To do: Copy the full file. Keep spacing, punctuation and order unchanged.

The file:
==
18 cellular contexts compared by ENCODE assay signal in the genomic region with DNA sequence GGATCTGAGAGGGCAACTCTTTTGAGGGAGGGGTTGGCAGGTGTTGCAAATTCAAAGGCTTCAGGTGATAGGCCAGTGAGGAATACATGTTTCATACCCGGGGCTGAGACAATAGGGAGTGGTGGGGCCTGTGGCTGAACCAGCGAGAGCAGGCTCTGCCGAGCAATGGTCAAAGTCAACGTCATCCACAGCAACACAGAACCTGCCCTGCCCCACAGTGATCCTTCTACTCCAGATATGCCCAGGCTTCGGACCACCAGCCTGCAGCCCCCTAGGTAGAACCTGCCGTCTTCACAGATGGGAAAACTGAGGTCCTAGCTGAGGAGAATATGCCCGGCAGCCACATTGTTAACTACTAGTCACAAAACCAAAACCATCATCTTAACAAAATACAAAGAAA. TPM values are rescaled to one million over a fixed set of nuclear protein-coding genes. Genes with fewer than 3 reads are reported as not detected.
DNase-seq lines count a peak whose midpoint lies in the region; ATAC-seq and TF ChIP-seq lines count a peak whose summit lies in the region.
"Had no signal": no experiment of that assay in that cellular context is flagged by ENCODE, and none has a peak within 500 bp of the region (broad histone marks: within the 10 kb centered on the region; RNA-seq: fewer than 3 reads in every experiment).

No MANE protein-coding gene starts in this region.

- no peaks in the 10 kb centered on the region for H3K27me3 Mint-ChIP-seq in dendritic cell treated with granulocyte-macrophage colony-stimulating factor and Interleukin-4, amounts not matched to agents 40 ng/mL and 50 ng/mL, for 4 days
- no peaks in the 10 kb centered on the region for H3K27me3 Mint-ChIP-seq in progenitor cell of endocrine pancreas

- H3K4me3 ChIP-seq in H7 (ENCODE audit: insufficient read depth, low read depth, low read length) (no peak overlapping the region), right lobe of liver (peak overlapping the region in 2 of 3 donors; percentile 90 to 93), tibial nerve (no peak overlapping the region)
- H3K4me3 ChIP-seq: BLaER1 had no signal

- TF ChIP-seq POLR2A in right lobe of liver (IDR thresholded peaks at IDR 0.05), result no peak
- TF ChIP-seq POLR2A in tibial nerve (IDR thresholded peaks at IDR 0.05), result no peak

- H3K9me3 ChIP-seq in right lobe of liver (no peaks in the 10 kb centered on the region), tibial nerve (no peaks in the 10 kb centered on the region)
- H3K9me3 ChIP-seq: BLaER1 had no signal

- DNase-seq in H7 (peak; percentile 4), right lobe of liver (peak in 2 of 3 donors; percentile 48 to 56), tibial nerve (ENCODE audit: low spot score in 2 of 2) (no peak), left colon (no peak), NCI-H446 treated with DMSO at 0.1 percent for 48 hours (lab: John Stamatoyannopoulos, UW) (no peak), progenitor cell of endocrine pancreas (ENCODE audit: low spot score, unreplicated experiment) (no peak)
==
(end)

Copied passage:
18 cellular contexts compared by ENCODE assay signal in the genomic region with DNA sequence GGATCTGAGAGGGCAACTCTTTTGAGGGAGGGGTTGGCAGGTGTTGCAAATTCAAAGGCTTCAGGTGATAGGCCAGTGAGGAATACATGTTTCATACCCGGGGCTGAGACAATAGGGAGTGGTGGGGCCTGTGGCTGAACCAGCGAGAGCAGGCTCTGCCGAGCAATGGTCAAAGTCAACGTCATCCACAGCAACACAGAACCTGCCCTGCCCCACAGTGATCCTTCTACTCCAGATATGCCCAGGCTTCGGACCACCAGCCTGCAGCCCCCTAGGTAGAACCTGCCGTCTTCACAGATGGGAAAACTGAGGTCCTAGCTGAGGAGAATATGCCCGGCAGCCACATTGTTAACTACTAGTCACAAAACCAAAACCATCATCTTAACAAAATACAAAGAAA. TPM values are rescaled to one million over a fixed set of nuclear protein-coding genes. Genes with fewer than 3 reads are reported as not detected.
DNase-seq lines count a peak whose midpoint lies in the region; ATAC-seq and TF ChIP-seq lines count a peak whose summit lies in the region.
"Had no signal": no experiment of that assay in that cellular context is flagged by ENCODE, and none has a peak within 500 bp of the region (broad histone marks: within the 10 kb centered on the region; RNA-seq: fewer than 3 reads in every experiment).

No MANE protein-coding gene starts in this region.

- no peaks in the 10 kb centered on the region for H3K27me3 Mint-ChIP-seq in dendritic cell treated with granulocyte-macrophage colony-stimulating factor and Interleukin-4, amounts not matched to agents 40 ng/mL and 50 ng/mL, for 4 days
- no peaks in the 10 kb centered on the region for H3K27me3 Mint-ChIP-seq in progenitor cell of endocrine pancreas

- H3K4me3 ChIP-seq in H7 (ENCODE audit: insufficient read depth, low read depth, low read length) (no peak overlapping the region), right lobe of liver (peak overlapping the region in 2 of 3 donors; percentile 90 to 93), tibial nerve (no peak overlapping the region)
- H3K4me3 ChIP-seq: BLaER1 had no signal

- TF ChIP-seq POLR2A in right lobe of liver (IDR thresholded peaks at IDR 0.05), result no peak
- TF ChIP-seq POLR2A in tibial nerve (IDR thresholded peaks at IDR 0.05), result no peak

- H3K9me3 ChIP-seq in right lobe of liver (no peaks in the 10 kb centered on the region), tibial nerve (no peaks in the 10 kb centered on the region)
- H3K9me3 ChIP-seq: BLaER1 had no signal

- DNase-seq in H7 (peak; percentile 4), right lobe of liver (peak in 2 of 3 donors; percentile 48 to 56), tibial nerve (ENCODE audit: low spot score in 2 of 2) (no peak), left colon (no peak), NCI-H446 treated with DMSO at 0.1 percent for 48 hours (lab: John Stamatoyannopoulos, UW) (no peak), progenitor cell of endocrine pancreas (ENCODE audit: low spot score, unreplicated experiment) (no peak)